After overwintering as adults beneath leaf litter, bark, or other sheltered places, Red-cross Shield Bugs are active again. Their family is variously called the Shield Bugs and the Parent Bugs. The latter name refers to the extraordinary parental behavior exhibited by some species of the group. Mothers remain with their cluster of eggs until they hatch and then continue to protect their young until they near maturity. They monitor their nymphs’ whereabouts closely, tracking them by chemical trails. According to the Bug Lady, this species does not provide maternal care. Instead, laying lots of small batches of eggs near the developing fruits of alders. Parent bugs are closely related to stink bugs (Pentatomoidea) and resemble them in appearance …and similarly produce a foul smell when alarmed. Red-cross Shield Bugs prefer alder and likely birch, feeding with their piercing-sucking mouthparts. They are transcontinental in the north, south to northern Georgia, Texas to New Mexico and California.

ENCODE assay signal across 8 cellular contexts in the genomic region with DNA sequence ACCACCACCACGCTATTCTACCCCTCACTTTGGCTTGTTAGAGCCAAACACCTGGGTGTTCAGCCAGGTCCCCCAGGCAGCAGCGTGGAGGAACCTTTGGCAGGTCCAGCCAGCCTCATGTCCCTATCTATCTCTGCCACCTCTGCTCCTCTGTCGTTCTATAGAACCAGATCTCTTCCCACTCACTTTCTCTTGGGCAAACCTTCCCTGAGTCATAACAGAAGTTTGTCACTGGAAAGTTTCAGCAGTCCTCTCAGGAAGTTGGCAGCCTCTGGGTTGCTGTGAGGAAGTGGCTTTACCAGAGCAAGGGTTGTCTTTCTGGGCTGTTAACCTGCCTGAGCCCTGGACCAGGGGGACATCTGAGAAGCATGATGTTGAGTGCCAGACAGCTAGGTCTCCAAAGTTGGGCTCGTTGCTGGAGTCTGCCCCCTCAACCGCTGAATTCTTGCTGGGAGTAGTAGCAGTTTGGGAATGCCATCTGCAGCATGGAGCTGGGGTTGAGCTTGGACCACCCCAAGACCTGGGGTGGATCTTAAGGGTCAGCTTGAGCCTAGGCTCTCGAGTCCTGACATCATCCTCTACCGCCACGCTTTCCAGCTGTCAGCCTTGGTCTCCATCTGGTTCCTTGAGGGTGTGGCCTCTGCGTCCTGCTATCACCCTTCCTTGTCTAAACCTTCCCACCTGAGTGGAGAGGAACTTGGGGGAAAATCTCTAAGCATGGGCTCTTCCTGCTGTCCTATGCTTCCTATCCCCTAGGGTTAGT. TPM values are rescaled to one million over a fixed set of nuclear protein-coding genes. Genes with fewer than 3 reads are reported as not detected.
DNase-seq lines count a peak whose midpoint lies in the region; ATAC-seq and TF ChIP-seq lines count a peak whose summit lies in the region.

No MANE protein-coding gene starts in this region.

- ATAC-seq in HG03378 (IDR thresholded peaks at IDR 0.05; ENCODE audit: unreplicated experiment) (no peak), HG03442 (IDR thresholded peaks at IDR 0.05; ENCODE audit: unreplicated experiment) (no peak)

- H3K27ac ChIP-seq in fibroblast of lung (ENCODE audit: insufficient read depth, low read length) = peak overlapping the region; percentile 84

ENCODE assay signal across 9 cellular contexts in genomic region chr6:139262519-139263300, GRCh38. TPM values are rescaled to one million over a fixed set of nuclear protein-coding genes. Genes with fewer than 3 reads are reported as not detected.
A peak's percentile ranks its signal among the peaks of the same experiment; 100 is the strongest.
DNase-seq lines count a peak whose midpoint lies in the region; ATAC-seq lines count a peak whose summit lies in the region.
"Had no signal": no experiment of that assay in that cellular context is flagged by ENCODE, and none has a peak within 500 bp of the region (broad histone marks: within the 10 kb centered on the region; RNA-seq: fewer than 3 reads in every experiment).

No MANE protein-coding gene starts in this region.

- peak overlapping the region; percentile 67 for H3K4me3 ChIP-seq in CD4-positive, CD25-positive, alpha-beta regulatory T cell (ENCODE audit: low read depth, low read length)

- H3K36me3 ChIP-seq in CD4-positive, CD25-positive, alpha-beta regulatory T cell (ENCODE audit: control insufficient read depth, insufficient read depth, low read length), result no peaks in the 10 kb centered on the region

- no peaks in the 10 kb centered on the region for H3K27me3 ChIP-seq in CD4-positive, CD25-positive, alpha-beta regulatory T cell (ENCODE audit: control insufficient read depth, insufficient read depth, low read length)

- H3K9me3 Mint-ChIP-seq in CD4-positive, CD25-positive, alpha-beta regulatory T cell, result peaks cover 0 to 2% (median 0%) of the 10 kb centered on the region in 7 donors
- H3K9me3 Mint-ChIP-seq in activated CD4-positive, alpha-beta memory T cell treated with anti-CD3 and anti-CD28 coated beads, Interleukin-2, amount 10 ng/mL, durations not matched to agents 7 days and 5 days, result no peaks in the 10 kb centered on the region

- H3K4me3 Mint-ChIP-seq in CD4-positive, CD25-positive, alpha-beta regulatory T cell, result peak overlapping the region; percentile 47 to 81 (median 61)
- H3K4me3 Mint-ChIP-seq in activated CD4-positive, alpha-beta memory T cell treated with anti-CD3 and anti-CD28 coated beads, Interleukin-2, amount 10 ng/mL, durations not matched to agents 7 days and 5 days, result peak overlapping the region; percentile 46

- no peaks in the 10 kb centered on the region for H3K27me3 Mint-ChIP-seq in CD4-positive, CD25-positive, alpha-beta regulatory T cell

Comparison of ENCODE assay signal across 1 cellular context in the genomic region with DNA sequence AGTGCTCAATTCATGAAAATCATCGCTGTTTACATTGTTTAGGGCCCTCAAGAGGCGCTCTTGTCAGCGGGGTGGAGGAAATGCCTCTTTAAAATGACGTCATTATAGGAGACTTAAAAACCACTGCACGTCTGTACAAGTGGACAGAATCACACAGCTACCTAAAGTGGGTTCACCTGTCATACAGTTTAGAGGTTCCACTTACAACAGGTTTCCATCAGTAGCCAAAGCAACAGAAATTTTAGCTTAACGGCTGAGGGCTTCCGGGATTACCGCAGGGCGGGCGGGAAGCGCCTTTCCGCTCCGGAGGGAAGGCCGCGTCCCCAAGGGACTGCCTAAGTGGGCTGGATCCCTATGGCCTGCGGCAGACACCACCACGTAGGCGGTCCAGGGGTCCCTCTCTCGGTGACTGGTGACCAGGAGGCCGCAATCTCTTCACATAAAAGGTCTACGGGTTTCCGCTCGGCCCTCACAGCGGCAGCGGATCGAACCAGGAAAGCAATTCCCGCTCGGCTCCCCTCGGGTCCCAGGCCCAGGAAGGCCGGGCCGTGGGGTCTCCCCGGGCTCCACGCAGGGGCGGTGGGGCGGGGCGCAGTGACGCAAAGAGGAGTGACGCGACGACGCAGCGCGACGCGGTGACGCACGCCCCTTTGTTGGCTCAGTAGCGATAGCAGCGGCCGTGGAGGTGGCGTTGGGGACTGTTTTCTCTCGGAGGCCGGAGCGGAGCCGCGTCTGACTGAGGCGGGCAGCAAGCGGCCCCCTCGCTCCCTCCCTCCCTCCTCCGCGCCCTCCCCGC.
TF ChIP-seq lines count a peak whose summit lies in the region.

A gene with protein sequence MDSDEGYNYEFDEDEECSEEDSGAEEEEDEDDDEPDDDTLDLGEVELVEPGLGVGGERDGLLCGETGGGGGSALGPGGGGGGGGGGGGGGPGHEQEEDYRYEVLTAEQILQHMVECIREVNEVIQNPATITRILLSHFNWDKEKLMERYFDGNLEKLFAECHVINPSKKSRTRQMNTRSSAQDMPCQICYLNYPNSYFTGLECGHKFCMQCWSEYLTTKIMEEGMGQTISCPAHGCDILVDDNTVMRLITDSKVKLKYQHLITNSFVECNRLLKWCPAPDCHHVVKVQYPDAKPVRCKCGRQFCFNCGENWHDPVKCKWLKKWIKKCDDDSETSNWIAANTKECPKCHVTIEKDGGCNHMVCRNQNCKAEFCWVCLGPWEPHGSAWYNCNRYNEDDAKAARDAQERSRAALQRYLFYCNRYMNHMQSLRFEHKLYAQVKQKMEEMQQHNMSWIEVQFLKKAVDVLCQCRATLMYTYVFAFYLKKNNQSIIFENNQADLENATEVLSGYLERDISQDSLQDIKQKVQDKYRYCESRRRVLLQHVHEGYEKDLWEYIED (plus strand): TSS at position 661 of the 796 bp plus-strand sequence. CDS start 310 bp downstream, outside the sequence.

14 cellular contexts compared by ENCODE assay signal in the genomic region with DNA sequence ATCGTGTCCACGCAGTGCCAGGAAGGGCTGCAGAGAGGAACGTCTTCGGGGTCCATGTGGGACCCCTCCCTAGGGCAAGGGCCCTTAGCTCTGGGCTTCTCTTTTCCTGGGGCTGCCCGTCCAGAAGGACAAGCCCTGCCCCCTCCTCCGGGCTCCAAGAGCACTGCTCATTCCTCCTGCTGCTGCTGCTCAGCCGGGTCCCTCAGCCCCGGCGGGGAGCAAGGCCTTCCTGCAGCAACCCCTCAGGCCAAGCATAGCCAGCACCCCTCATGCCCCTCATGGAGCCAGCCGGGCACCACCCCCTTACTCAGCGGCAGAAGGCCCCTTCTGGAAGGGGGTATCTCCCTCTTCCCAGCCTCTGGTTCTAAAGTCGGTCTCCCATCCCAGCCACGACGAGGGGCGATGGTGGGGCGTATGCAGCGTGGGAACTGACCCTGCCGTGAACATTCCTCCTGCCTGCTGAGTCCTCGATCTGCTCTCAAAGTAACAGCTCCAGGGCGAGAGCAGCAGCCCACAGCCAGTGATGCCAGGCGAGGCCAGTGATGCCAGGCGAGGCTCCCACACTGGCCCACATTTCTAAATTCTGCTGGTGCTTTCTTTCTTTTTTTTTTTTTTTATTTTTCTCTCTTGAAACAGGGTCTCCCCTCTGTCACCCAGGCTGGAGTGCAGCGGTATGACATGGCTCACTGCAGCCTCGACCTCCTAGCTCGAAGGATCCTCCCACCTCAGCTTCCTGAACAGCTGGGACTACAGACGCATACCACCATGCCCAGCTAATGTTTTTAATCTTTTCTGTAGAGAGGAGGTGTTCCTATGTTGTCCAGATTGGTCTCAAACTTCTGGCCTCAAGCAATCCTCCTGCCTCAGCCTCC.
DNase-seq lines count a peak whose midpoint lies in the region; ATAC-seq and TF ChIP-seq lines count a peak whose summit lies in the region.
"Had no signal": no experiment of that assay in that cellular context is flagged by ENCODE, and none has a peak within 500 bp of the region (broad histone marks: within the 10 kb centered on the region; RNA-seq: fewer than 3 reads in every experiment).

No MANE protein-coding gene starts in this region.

Photo by: Kristi DuBois on 5/6/21 in Missoula, MT